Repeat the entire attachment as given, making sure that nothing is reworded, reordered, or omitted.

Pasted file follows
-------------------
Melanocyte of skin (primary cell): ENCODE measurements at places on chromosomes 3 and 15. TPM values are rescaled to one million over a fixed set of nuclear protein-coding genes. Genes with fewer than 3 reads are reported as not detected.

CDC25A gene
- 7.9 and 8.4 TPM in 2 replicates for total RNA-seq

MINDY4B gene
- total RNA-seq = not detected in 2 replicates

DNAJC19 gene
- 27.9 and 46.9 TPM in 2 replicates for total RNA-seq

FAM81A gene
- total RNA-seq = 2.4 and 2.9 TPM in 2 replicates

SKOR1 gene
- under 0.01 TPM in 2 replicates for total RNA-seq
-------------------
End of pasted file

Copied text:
Melanocyte of skin (primary cell): ENCODE measurements at places on chromosomes 3 and 15. TPM values are rescaled to one million over a fixed set of nuclear protein-coding genes. Genes with fewer than 3 reads are reported as not detected.

CDC25A gene
- 7.9 and 8.4 TPM in 2 replicates for total RNA-seq

MINDY4B gene
- total RNA-seq = not detected in 2 replicates

DNAJC19 gene
- 27.9 and 46.9 TPM in 2 replicates for total RNA-seq

FAM81A gene
- total RNA-seq = 2.4 and 2.9 TPM in 2 replicates

SKOR1 gene
- under 0.01 TPM in 2 replicates for total RNA-seq